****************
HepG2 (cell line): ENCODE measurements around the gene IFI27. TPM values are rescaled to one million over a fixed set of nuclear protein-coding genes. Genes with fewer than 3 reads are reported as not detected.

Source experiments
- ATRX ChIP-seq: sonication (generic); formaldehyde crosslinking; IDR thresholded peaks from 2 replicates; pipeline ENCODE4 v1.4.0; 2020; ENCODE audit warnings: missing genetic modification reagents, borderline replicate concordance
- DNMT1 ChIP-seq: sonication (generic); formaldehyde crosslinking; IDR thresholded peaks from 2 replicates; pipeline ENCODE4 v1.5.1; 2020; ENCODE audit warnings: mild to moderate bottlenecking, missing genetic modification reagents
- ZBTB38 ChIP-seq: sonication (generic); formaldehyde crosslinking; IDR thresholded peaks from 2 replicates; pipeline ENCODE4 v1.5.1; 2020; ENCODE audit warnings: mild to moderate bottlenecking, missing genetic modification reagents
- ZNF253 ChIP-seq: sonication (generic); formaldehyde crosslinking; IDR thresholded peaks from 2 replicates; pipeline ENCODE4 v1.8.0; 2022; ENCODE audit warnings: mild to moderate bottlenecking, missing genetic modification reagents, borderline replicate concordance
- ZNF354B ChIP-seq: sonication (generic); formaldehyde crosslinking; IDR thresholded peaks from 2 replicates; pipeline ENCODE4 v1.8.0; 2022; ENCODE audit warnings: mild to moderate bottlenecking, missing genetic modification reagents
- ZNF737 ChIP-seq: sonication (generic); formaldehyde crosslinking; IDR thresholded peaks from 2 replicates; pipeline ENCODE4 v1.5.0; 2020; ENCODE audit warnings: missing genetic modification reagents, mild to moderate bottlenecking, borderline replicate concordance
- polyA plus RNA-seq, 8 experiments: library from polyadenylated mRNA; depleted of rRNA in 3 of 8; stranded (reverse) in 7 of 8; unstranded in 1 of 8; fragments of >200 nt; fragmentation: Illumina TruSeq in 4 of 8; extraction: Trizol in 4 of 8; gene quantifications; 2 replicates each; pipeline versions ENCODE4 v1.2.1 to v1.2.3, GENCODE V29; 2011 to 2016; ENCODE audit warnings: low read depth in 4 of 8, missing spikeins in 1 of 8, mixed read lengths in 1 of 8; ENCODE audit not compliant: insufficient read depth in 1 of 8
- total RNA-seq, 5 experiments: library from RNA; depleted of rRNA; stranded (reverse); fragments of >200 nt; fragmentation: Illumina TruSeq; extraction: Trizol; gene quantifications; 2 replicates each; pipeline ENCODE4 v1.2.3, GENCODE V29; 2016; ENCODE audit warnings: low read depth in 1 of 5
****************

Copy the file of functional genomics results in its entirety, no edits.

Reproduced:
HepG2 (cell line): ENCODE measurements around the gene IFI27. TPM values are rescaled to one million over a fixed set of nuclear protein-coding genes. Genes with fewer than 3 reads are reported as not detected.

Source experiments
- ATRX ChIP-seq: sonication (generic); formaldehyde crosslinking; IDR thresholded peaks from 2 replicates; pipeline ENCODE4 v1.4.0; 2020; ENCODE audit warnings: missing genetic modification reagents, borderline replicate concordance
- DNMT1 ChIP-seq: sonication (generic); formaldehyde crosslinking; IDR thresholded peaks from 2 replicates; pipeline ENCODE4 v1.5.1; 2020; ENCODE audit warnings: mild to moderate bottlenecking, missing genetic modification reagents
- ZBTB38 ChIP-seq: sonication (generic); formaldehyde crosslinking; IDR thresholded peaks from 2 replicates; pipeline ENCODE4 v1.5.1; 2020; ENCODE audit warnings: mild to moderate bottlenecking, missing genetic modification reagents
- ZNF253 ChIP-seq: sonication (generic); formaldehyde crosslinking; IDR thresholded peaks from 2 replicates; pipeline ENCODE4 v1.8.0; 2022; ENCODE audit warnings: mild to moderate bottlenecking, missing genetic modification reagents, borderline replicate concordance
- ZNF354B ChIP-seq: sonication (generic); formaldehyde crosslinking; IDR thresholded peaks from 2 replicates; pipeline ENCODE4 v1.8.0; 2022; ENCODE audit warnings: mild to moderate bottlenecking, missing genetic modification reagents
- ZNF737 ChIP-seq: sonication (generic); formaldehyde crosslinking; IDR thresholded peaks from 2 replicates; pipeline ENCODE4 v1.5.0; 2020; ENCODE audit warnings: missing genetic modification reagents, mild to moderate bottlenecking, borderline replicate concordance
- polyA plus RNA-seq, 8 experiments: library from polyadenylated mRNA; depleted of rRNA in 3 of 8; stranded (reverse) in 7 of 8; unstranded in 1 of 8; fragments of >200 nt; fragmentation: Illumina TruSeq in 4 of 8; extraction: Trizol in 4 of 8; gene quantifications; 2 replicates each; pipeline versions ENCODE4 v1.2.1 to v1.2.3, GENCODE V29; 2011 to 2016; ENCODE audit warnings: low read depth in 4 of 8, missing spikeins in 1 of 8, mixed read lengths in 1 of 8; ENCODE audit not compliant: insufficient read depth in 1 of 8
- total RNA-seq, 5 experiments: library from RNA; depleted of rRNA; stranded (reverse); fragments of >200 nt; fragmentation: Illumina TruSeq; extraction: Trizol; gene quantifications; 2 replicates each; pipeline ENCODE4 v1.2.3, GENCODE V29; 2016; ENCODE audit warnings: low read depth in 1 of 5